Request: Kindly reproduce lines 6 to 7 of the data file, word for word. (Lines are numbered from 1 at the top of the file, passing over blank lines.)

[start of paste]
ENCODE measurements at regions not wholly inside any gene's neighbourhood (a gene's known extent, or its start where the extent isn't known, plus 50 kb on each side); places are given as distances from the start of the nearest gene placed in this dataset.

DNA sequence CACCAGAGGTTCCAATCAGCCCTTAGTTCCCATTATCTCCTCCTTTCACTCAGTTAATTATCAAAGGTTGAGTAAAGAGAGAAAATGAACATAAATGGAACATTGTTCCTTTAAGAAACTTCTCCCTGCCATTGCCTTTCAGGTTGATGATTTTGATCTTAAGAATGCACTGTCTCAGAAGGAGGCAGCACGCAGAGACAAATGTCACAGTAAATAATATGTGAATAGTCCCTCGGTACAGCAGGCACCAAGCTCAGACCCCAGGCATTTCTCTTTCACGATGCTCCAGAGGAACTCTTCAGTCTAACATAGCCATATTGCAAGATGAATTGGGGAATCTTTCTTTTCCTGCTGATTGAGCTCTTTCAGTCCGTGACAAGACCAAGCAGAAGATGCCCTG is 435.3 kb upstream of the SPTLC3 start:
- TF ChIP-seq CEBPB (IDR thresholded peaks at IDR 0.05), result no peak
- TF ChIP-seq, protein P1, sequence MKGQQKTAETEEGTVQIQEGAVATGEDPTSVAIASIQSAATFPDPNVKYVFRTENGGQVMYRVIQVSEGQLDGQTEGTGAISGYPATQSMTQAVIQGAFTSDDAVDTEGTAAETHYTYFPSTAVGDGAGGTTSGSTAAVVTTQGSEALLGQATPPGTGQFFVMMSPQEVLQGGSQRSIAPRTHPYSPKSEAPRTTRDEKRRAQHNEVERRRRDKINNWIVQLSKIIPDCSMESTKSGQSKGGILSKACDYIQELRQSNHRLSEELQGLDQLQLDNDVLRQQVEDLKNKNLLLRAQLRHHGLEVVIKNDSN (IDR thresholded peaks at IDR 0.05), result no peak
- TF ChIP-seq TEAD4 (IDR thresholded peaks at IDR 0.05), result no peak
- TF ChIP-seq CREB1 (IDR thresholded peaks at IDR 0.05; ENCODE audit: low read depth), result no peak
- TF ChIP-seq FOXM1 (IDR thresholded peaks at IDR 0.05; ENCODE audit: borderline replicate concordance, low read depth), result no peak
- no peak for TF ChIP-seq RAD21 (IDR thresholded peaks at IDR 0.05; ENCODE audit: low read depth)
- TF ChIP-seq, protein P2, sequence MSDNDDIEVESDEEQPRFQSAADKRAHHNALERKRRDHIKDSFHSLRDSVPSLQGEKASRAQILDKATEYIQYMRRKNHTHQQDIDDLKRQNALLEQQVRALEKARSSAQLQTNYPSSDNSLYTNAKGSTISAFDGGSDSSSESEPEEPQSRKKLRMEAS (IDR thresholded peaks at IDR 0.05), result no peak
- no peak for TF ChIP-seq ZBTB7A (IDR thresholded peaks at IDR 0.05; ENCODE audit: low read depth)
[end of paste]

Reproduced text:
- TF ChIP-seq CREB1 (IDR thresholded peaks at IDR 0.05; ENCODE audit: low read depth), result no peak
- TF ChIP-seq FOXM1 (IDR thresholded peaks at IDR 0.05; ENCODE audit: borderline replicate concordance, low read depth), result no peak